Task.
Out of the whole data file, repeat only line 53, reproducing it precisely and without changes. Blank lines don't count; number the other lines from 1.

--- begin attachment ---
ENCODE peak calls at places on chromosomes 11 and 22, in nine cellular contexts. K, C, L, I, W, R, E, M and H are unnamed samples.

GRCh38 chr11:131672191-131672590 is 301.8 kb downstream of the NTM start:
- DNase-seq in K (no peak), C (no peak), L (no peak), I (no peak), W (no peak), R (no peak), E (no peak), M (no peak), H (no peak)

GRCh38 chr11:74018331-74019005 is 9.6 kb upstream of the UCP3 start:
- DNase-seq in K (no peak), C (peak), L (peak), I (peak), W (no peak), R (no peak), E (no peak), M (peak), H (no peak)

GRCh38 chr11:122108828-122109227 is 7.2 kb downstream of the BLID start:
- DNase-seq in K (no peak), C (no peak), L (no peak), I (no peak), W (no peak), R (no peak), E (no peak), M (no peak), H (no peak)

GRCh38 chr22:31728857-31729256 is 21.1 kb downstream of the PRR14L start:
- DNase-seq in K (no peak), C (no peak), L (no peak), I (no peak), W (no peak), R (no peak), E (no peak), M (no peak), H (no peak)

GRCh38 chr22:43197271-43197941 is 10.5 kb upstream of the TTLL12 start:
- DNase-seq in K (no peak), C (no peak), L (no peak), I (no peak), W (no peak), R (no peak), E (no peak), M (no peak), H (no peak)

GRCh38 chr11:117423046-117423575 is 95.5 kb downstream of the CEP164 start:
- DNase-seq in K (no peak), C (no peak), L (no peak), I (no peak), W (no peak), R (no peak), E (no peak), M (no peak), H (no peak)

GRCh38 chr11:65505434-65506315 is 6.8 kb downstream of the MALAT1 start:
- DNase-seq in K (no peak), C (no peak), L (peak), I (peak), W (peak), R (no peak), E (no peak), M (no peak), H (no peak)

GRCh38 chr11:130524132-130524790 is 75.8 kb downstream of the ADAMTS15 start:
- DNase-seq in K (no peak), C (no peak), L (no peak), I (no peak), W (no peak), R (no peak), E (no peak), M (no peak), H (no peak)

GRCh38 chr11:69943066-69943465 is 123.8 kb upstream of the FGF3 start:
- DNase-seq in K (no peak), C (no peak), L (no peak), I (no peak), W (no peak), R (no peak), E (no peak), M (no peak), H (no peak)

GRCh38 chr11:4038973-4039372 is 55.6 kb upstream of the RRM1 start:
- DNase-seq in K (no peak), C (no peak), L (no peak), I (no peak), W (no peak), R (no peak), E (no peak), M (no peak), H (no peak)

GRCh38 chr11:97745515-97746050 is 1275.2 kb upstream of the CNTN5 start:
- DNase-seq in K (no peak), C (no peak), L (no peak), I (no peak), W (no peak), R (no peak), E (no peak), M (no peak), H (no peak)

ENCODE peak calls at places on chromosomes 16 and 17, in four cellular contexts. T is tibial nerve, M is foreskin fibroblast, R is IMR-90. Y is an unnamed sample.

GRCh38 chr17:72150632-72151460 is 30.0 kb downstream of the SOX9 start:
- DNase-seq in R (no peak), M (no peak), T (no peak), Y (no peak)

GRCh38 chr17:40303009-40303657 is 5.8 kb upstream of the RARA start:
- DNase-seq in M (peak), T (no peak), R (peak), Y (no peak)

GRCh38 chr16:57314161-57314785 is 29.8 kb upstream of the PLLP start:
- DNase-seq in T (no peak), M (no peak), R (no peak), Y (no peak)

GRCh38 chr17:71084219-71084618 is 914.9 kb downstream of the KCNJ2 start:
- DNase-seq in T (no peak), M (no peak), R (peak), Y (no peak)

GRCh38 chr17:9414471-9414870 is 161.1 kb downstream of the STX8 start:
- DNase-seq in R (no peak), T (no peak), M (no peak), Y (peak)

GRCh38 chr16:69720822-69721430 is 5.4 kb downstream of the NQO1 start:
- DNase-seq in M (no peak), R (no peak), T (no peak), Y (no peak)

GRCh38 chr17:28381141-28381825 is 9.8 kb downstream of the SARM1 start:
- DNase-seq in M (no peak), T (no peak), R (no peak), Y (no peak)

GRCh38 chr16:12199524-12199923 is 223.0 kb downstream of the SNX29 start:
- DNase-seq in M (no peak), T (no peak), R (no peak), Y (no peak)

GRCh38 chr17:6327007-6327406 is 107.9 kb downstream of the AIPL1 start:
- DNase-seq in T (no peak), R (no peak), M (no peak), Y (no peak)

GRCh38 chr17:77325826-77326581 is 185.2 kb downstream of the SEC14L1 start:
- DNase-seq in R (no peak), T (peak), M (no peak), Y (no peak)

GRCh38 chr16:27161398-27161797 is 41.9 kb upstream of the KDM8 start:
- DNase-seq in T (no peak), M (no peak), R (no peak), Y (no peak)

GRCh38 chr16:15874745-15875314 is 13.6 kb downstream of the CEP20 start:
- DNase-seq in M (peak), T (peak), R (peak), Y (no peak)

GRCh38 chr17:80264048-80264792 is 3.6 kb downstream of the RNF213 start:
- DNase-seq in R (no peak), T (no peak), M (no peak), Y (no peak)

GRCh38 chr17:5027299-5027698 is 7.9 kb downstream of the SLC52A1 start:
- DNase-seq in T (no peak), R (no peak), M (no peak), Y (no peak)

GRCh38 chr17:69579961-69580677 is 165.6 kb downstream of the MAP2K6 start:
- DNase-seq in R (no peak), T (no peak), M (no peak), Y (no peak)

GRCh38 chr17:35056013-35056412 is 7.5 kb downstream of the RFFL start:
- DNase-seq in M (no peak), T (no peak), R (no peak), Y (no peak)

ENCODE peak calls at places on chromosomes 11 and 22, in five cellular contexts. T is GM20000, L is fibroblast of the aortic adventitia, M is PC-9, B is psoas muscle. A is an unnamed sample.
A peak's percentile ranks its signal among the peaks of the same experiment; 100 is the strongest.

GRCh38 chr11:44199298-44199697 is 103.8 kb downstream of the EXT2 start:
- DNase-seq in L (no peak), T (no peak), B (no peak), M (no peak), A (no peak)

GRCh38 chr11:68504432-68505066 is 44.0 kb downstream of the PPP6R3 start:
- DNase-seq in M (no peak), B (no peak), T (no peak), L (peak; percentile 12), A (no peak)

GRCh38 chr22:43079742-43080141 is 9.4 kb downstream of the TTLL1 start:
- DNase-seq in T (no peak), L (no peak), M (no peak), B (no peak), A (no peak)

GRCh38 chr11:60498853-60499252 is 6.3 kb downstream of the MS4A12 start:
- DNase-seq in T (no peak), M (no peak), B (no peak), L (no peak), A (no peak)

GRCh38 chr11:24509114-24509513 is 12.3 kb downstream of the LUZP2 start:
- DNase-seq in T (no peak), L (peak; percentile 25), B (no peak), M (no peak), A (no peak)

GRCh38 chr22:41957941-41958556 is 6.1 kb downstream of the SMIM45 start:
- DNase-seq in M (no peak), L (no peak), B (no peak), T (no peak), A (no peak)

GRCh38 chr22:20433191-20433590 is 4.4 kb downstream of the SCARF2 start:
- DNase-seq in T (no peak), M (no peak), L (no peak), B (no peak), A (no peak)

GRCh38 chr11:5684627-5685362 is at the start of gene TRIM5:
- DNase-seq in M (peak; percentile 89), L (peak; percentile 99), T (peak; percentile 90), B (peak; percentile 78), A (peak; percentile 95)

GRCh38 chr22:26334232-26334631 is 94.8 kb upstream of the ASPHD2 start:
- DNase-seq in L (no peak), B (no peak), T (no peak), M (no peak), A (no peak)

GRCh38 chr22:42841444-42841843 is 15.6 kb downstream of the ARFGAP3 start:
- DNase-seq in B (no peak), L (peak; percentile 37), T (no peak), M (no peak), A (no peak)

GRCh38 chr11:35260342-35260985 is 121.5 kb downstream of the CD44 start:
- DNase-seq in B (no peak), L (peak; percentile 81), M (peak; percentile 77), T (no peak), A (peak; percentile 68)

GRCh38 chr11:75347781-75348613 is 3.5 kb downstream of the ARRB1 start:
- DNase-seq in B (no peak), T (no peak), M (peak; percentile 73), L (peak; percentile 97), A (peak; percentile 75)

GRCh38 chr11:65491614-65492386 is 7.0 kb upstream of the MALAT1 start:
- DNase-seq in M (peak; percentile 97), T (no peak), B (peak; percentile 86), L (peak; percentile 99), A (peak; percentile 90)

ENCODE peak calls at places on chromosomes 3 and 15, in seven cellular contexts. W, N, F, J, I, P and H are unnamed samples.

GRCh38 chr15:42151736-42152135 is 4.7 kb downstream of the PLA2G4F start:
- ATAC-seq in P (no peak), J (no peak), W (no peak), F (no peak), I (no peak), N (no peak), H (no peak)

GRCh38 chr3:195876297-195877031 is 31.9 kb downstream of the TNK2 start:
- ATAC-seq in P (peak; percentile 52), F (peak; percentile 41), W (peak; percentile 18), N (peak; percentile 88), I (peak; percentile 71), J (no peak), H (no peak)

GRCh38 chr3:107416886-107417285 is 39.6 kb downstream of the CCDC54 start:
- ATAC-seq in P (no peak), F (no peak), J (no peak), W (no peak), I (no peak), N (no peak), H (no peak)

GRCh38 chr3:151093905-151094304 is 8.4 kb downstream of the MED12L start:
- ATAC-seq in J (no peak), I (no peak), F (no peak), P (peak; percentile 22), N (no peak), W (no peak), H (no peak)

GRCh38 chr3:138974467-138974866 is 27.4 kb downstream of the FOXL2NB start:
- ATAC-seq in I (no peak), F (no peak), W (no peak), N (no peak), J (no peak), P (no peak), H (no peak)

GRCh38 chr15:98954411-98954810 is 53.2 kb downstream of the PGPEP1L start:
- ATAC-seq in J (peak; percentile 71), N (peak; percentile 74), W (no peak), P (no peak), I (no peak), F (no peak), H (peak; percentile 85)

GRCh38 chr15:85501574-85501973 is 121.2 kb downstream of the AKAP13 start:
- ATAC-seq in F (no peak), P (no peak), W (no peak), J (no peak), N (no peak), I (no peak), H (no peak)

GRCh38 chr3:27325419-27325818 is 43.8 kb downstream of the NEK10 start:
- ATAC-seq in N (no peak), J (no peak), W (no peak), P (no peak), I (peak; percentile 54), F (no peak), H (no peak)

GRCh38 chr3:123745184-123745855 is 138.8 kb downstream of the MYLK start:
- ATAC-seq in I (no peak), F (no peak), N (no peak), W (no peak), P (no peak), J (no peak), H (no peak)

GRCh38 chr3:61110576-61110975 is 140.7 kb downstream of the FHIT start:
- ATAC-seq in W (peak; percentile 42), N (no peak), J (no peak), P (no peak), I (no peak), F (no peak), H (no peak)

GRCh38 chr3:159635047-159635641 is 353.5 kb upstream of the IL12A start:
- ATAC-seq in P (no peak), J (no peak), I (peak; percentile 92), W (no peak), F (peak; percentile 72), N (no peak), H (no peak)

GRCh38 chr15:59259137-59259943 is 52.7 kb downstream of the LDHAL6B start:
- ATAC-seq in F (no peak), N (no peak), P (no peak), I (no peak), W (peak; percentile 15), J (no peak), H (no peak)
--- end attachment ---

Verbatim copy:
GRCh38 chr17:69579961-69580677 is 165.6 kb downstream of the MAP2K6 start: